Highlights: LCD Soundsystem, Jay-Z, DJ Shadow, Plan B, Lily Allen

Glastonbury, Worthy Farm, Pilton, Somerset, 23-27 June
The past two years of Glastonbury have been tremendous successes. Jay-Z breathed new life into the festival in 2008, and Blur's set last year was a highlight that will endure as one of the festival's best moments. This year, for their 40th anniversary, they have picked two of the biggest UK rock groups – U2 and Muse – as well as legend Stevie Wonder. It is U2's first set at the festival giant. Country star Willie Nelson has also been confirmed, and dance brother duo Orbital, whose 1994 set went down in Glastonbury's history, and who re-formed last year, return to their spiritual home in Pilton.
Highlights: Stevie Wonder, Muse, U2, Willie Nelson, Orbital

End of the Road, Larmer Tree Gardens, Dorset, 10-12 September
The premiere festival for alt-country, Americana and folk, End of the Road may be one of the most intimate, but its acts are in no way inferior. There is plenty of folk from The Unthanks, the blissful Iron & Wine, and The Low Anthem, plus melancholic, dreamy indie from The Antlers. Plus, Wilco (right) never fail to live up to expectation as one of the greatest rock acts.
Highlights: Wilco, The Antlers, The Unthanks, Phosphorescent, Ladyhawke

Isle of Wight, Seaclose Park, Newport, 11-13 June
It's one of the major festivals and its headliners live up to expectation. Paul McCartney headlines its final night, while The Strokes and Jay-Z also take top spots. There's plenty for Eighties fans, with Blondie and Spandau Ballet, while the younger fans will enjoy Mr Hudson, Paloma Faith, Friendly Fires and The Courteeners.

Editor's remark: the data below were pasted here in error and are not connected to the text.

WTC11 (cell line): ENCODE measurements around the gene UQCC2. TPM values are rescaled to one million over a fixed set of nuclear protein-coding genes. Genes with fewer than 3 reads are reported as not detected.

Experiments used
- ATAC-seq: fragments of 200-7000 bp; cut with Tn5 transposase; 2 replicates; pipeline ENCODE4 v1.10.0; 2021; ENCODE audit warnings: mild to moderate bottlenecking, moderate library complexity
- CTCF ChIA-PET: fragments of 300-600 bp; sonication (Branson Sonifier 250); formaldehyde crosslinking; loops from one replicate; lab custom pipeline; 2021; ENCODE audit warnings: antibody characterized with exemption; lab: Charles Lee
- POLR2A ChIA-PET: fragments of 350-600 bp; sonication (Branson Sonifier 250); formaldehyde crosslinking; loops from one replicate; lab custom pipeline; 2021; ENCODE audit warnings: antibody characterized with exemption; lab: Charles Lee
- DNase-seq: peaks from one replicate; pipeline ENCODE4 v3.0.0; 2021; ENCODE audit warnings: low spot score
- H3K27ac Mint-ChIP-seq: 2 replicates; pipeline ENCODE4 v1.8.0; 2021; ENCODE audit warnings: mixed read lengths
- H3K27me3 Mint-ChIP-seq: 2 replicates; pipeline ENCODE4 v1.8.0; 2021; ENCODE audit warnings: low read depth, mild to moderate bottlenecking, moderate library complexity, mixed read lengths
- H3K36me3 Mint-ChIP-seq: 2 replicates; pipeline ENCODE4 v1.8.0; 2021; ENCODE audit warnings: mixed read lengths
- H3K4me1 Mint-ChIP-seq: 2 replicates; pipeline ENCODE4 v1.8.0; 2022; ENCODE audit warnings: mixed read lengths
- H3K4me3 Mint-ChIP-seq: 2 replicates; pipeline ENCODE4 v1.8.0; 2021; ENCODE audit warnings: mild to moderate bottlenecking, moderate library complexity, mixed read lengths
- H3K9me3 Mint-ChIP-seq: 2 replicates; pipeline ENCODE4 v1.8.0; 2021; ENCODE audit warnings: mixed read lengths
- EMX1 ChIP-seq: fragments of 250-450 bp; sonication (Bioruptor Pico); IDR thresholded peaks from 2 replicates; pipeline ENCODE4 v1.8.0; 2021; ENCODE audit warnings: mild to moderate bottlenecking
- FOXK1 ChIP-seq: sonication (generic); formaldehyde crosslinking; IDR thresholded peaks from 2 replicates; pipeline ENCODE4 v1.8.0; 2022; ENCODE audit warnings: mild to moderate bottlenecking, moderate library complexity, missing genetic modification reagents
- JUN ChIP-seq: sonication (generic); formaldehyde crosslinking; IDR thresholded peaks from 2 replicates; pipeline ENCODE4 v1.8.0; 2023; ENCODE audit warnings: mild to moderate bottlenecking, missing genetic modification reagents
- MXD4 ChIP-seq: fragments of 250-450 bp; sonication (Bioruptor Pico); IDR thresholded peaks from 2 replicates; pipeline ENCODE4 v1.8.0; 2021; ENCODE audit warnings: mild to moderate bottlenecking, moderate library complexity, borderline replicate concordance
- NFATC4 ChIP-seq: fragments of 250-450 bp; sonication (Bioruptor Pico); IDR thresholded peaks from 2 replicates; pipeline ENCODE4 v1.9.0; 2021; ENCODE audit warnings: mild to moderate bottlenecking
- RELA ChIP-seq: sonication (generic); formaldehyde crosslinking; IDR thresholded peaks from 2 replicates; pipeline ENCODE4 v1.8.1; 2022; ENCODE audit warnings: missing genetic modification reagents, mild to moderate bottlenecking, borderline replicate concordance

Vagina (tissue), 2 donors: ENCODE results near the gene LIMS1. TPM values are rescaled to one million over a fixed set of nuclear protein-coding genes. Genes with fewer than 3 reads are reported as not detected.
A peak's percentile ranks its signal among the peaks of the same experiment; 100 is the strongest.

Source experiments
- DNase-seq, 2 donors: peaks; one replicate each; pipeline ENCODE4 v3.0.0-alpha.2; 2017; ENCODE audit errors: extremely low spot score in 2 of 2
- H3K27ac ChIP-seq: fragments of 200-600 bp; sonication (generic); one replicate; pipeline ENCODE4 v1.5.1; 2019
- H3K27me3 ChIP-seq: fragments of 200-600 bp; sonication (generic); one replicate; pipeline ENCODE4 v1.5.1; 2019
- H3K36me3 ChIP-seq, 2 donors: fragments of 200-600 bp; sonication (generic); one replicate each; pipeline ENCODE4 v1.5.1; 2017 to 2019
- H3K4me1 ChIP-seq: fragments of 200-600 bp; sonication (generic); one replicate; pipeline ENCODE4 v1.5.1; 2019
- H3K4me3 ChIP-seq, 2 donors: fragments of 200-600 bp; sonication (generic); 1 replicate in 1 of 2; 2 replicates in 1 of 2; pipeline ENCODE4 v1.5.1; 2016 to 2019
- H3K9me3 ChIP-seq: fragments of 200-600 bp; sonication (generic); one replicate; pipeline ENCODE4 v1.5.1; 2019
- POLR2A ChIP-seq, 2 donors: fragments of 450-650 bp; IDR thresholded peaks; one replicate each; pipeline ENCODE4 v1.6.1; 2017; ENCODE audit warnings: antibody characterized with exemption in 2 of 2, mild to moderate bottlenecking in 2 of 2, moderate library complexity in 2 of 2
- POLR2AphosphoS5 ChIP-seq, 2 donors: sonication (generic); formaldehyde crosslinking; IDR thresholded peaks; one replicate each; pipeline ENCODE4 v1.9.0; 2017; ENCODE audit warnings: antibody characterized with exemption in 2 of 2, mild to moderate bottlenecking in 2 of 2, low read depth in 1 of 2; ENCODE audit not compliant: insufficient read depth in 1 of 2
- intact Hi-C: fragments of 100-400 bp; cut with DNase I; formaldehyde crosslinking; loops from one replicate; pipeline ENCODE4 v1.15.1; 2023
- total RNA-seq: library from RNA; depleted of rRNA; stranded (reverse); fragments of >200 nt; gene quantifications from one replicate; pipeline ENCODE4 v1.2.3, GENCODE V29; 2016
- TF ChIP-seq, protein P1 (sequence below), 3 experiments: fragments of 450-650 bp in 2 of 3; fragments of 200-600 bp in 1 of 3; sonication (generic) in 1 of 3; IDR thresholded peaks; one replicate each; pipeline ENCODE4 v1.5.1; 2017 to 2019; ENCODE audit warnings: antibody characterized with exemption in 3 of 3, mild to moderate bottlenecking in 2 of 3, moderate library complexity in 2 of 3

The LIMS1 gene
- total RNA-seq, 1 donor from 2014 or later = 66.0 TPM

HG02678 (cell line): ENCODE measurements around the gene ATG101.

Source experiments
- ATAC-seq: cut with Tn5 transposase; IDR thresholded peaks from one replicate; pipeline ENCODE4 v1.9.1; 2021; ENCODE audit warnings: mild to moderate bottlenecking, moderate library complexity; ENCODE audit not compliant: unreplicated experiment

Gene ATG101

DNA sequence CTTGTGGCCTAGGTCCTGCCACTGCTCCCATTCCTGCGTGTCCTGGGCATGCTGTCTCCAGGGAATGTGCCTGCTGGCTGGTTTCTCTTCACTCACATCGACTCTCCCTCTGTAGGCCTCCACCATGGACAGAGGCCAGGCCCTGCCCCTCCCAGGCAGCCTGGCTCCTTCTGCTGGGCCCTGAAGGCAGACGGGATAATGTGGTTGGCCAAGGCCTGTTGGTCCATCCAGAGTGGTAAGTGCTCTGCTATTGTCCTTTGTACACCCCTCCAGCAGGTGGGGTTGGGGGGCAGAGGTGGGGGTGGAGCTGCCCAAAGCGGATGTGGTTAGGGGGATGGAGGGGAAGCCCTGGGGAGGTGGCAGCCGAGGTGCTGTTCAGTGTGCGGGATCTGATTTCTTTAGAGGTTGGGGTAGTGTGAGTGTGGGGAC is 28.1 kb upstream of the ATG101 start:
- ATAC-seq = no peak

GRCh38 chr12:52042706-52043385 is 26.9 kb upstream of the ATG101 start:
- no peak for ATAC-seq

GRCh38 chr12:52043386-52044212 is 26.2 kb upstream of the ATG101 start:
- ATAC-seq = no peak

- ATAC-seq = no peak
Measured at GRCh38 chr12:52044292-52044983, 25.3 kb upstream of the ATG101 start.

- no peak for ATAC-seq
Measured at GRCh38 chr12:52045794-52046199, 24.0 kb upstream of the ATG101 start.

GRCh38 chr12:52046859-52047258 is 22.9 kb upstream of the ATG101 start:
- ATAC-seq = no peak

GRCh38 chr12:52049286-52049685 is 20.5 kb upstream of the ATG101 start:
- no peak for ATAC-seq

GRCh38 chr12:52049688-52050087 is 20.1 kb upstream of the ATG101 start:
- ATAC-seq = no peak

Highlights: Paul McCartney, Jay-Z, The Strokes, Vampire Weekend, The Hold Steady

Lovebox Weekender, Victoria Park, London, 16-18 July
Groove Armada's festival has a major coup this year with their headlining act Roxy Music, who are performing for the first time in the UK in five years. Bryan Ferry had recorded a song with his friends Groove Armada for his new album so when the dance duo asked if Roxy Music would play, the group (minus Brian Eno) agreed. But there are also newer stars to draw the crowds. It's a rare chance to catch Joy Orbison, one of the hottest dance producers of the moment, Kendal's Wild Beasts, and Dizzee Rascal (right), whose star keeps on rising.
Highlights: Dizzee Rascal, Joy Orbison, Roxy Music, Wild Beasts, Grace Jones

RockNess, Clunes Farm, Loch Ness, 11-13 June